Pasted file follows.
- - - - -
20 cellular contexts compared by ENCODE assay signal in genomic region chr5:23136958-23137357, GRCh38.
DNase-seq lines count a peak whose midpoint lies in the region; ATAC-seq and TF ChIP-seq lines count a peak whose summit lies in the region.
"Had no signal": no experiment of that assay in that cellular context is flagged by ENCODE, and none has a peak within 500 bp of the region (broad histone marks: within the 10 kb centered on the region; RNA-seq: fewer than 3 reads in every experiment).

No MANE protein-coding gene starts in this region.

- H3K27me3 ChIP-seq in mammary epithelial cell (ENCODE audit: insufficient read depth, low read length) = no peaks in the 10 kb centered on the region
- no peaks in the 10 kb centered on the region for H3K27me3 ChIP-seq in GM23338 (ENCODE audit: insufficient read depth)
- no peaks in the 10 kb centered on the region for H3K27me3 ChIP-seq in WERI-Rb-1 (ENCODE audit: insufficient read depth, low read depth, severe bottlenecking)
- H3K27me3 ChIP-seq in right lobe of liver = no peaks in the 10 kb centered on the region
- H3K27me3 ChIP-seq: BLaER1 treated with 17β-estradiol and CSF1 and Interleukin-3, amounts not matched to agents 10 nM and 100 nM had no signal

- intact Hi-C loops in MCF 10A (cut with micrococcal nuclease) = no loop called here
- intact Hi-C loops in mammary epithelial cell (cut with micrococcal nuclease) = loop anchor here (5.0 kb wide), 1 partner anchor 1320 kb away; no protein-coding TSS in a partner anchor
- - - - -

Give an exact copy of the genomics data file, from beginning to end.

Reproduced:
20 cellular contexts compared by ENCODE assay signal in genomic region chr5:23136958-23137357, GRCh38.
DNase-seq lines count a peak whose midpoint lies in the region; ATAC-seq and TF ChIP-seq lines count a peak whose summit lies in the region.
"Had no signal": no experiment of that assay in that cellular context is flagged by ENCODE, and none has a peak within 500 bp of the region (broad histone marks: within the 10 kb centered on the region; RNA-seq: fewer than 3 reads in every experiment).

No MANE protein-coding gene starts in this region.

- H3K27me3 ChIP-seq in mammary epithelial cell (ENCODE audit: insufficient read depth, low read length) = no peaks in the 10 kb centered on the region
- no peaks in the 10 kb centered on the region for H3K27me3 ChIP-seq in GM23338 (ENCODE audit: insufficient read depth)
- no peaks in the 10 kb centered on the region for H3K27me3 ChIP-seq in WERI-Rb-1 (ENCODE audit: insufficient read depth, low read depth, severe bottlenecking)
- H3K27me3 ChIP-seq in right lobe of liver = no peaks in the 10 kb centered on the region
- H3K27me3 ChIP-seq: BLaER1 treated with 17β-estradiol and CSF1 and Interleukin-3, amounts not matched to agents 10 nM and 100 nM had no signal

- intact Hi-C loops in MCF 10A (cut with micrococcal nuclease) = no loop called here
- intact Hi-C loops in mammary epithelial cell (cut with micrococcal nuclease) = loop anchor here (5.0 kb wide), 1 partner anchor 1320 kb away; no protein-coding TSS in a partner anchor